The present is already too much for me. I can't cope with the future as well.
-- Salman Rushdie, Shalimar the Clown
In this week's Sift:
- Social Security. Two kinds of people look ahead 75 years: actuaries and science fiction writers. We need to be a little bit of both to avoid getting stampeded into a "middle way" solution.
- State Bankruptcy Gains Support. Republicans want to let states opt out of their union contracts the same way bankrupt companies do. This only makes sense after you demonize government workers. Plus, updates on the budget problems in Texas, Nevada, and Arizona.
- Conservatives Start Eating Their Own.For years conservatives have been encouraging anti-Muslim paranoia. Now that chicken is trying to roost.
- Short Notes. The Tea Party was all about the culture war after all. John Adams mandated government health care. Palin makes Texas a battleground state. Repealing health care won't save jobs. And more.
This week the second supposedly bipartisan or nonpartisan plan for fixing Social Security came out, and it looks a lot like the first one (see slide 45): Dire warnings of what will happen if we do nothing, followed by calls for a higher retirement age, means-testing benefits, lowering cost-of-living increases, and a variety of other measures, including raising benefits for the poorest recipients to avoid looking like Scrooge.
This plan comes from the Third Way organization, which claims to "advance moderate policy and political ideas" that are not "defined by the rigid or outdated orthodoxies of both the left and right."
Because Third Way and the co-chairs of President Obama's bipartisan budget commission are saying the same things, there's a possibility that this plan could cascade. The media could pick it up as the consensus of reasonable people, and nonsupporters would have to explain why they were being unreasonable. The assumptions behind the plan could become part of what "everybody knows" -- the way we all "know" that tax cuts promote growth or government is full of waste or the US has a responsibility to police the world. When you challenge such ideas, you don't get evidence in response; people just chuckle at how uninformed you are.
Does this view of Social Security deserve that kind of status? I don't think so, but to explain why I have to back up and give a primer on how to look at these kinds of things.
Getting Started. Only two kinds of people look 75 years into the future -- actuaries and science fiction writers. When you think about the future of Social Security, you need to keep a handle on both points of view. It's the actuary's responsibility to answer the question: "What if we keep doing what we're doing for a long, long time?" And it's the sci-fi writer's responsibility to remind us that in fact we won't. We never do.
It's like drawing up a 10-year household budget. The best you can do is imagine that your income and expenses will stay steady or continue increasing at the same rate they have been increasing for the last several years. They won't, of course. It's ten years; you're bound to have triplets or inherit Uncle Lester's fortune or change professions a couple of times. Something will make sure that you don't wind up with the net worth the budget predicts.
Which is not to say that long-term projections are useless; you just have to know how to use them. They aren't plans or even predictions, really. They're reference points. The question they really answer is: If we could keep doing what we're doing for a long, long time, what would happen?
You also need to understand one other thing: Any time you assume recent trends will continue into the distant future, you wind up with an exponential graph -- the kind that starts out almost flat and then goes wildly up or down. That's just math; it's got nothing to do with the topic, whatever it is. Exponential graphs make you giddy if they're going the way you want, and scare you silly if they aren't, because they always wind up at some astronomical number, either positive or negative. But that's not how reality works; it's just an artifact of the current-trends-continue assumption.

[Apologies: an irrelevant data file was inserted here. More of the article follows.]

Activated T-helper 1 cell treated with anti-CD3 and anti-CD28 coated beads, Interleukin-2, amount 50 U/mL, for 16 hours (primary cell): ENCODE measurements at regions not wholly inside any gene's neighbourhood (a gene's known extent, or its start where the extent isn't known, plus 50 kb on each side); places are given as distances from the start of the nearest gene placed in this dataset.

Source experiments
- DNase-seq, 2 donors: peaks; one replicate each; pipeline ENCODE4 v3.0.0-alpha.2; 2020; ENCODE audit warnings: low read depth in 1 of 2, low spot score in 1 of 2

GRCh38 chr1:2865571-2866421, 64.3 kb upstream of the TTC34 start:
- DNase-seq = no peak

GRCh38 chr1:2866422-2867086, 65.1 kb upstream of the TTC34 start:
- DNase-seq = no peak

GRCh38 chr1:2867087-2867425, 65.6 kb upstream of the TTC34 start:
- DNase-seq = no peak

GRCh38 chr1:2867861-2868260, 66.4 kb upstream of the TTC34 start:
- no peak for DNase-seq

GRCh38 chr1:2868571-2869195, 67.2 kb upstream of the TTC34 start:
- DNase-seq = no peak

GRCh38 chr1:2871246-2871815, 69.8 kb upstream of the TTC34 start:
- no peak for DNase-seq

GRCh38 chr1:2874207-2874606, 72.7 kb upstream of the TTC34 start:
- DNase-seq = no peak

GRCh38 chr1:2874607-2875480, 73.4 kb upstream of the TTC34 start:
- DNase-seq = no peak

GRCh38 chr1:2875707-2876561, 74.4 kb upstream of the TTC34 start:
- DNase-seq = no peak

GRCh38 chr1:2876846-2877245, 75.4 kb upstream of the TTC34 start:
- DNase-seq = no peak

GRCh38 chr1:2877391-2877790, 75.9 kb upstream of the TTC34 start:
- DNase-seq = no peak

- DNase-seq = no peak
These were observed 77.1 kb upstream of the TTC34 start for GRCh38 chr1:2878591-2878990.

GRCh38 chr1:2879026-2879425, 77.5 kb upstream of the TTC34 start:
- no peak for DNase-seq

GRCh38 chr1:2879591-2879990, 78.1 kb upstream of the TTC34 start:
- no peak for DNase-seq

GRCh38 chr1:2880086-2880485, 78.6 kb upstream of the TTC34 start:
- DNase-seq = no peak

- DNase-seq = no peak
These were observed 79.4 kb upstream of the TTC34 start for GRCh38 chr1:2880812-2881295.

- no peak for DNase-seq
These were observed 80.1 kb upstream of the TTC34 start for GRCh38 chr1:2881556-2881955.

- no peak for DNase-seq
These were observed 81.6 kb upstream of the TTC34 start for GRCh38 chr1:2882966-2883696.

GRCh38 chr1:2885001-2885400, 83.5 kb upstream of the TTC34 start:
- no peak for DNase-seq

The $44 Trillion Hole. So, for example, the Third Way folks display this horrifying graph, where the Social Security Trust Fund winds up $44 trillion in the red by 2085. $44 TRILLION!!! Oh my God! We have to do something drastic immediately!
But slow down and think like a science fiction writer for a minute: Even adjusted for inflation, $44 trillion might be pocket change by 2085. 75 years ago was 1936. Imagine telling somebody from 1936 that people of 2011 can be overweight and have color TVs and cell phones and still be considered poor.
Third Way gets its data from the Social Security Trustees report. But it doesn't sound nearly as bad there:
For the combined OASDI Trust Funds to remain solvent throughout the 75‑year projection period, the combined payroll tax rate could be increased during the period in a manner equivalent to an immediate and permanent increase of 1.84 percentage points
Retiree/worker ratio. Third Way presents this evidence that the current program is unsustainable:
In 2010, there were 3.5 taxpayers per Social Security recipient. By 2030, the ratio declines to 2.5 per beneficiary, and holds constant for several decades.
That's mainly because people will live longer, so the over-67 segment of the population will grow. But a sci-fi author would consider this analogy: In 1930 about 25% of Americans lived on farms. Today about 2% do. Are we having food riots, or are we struggling to come up with ways to use our corn surplus?
The most relentless thing in the American economy is productivity growth, which continued right through the recent recession. Improved technology keeps giving us more output per hour worked. So as a society, we can either consume more and more all the time, or work less and less. Working less can mean either longer retirements or higher unemployment (as it has recently). So I think a future in which Americans work for 30-40 years and then have the option to retire for 20-30 years sounds pretty reasonable.
Again, the Trustees' Report presents the same data more calmly:
OASDI cost is estimated to rise from the current level of 4.8 percent of GDP to about 6.1 percent in 2035, then to decline to 5.9 percent by 2050, and to remain between 5.9 and 6.0 percent through 2084.